GST: Opposition states seek change in GST revenue-share formula

Some Opposition states on Tuesday sought change in the Centre’s revenue-sharing formula with states, as the Centre is unwilling to extend compensation under the goods and services tax (GST) to states beyond the committed period of five years.

In a letter to finance minister Nirmala Sitharaman, Chhattisgarh finance minister TS Singh Deo said the existing formula of equally splitting revenues from the GST between the Centre and states should be changed as states have incurred revenue loss.

“If the protective revenue provision is not continued, then the 50:50 formula for central GST and state GST should be changed to 30:70 or 20:80,” said Deo who gave the ongoing GST Council meeting a miss due to Covid-19 infection.

He said Chhattisgarh had suffered a revenue loss of Rs 4,127 crore in the last fiscal, Rs 3,620 crore in 2020-21, Rs 3,176 crore in 2019-20, and Rs 2,786 crore in 2018-19.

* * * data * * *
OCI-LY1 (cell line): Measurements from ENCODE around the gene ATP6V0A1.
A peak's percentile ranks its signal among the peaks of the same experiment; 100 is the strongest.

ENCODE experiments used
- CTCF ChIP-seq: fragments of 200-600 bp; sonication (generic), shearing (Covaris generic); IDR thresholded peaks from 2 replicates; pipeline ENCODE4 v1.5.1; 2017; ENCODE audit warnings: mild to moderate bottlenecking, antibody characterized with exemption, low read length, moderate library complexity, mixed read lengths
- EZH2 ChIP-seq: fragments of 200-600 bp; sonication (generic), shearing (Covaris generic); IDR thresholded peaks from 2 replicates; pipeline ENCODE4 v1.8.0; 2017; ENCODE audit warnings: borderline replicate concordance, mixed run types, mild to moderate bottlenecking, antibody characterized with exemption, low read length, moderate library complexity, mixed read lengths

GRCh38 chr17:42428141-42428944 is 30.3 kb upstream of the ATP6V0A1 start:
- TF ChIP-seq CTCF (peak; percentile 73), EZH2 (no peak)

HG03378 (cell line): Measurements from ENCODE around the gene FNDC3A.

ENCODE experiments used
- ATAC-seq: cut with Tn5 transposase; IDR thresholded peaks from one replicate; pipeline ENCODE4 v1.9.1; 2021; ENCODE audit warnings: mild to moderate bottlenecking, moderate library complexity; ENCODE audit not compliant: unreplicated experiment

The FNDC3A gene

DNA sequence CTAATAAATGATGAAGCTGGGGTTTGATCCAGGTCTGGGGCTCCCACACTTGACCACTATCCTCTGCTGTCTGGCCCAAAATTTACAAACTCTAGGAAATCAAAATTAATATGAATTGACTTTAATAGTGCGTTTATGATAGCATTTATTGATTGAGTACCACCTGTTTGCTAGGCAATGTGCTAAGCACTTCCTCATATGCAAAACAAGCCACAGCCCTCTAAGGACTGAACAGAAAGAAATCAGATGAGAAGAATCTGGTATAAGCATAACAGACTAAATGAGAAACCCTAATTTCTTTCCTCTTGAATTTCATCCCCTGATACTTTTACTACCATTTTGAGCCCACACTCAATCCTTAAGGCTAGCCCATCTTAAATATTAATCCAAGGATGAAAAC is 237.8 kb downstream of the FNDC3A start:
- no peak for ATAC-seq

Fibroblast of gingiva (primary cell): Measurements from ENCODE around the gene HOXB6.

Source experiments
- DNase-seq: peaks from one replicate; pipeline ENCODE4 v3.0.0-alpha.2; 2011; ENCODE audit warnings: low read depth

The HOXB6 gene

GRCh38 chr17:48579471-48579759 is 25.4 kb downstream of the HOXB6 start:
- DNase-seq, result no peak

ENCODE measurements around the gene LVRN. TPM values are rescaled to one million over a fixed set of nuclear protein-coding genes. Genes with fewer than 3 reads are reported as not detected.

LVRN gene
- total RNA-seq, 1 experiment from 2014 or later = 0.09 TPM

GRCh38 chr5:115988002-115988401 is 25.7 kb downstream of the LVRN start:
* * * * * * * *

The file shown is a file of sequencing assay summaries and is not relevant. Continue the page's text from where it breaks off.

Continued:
Currently, revenue collected from GST is shared equally between the Centre and states. The collection from cess levied on luxury, demerit and sin goods is used entirely to compensate states for revenue loss due to GST implementation.

Amit Mitra, principal chief adviser to West Bengal chief minister Mamata Banerjee, said all GST decisions should be by consensus, citing a recent judgment of the Supreme Court in this regard. “Post decision of the SC, it has become imperative for the GST Council to take every decision by consensus and to leave aside any shade of majoritarianism, not only for the future credibility of GST Council but also to uphold the rich tradition of this august body,” the former finance minister of the state said in a two-page letter to Sitharaman.

The Supreme Court had on May 19 ruled that the GST Council’s recommendations are not binding on Union and states but have a persuasive value as the country has a cooperative federal structure.

Other Opposition-ruled states including Kerala, Punjab and Delhi have asked for extension of GST compensation for two more years.

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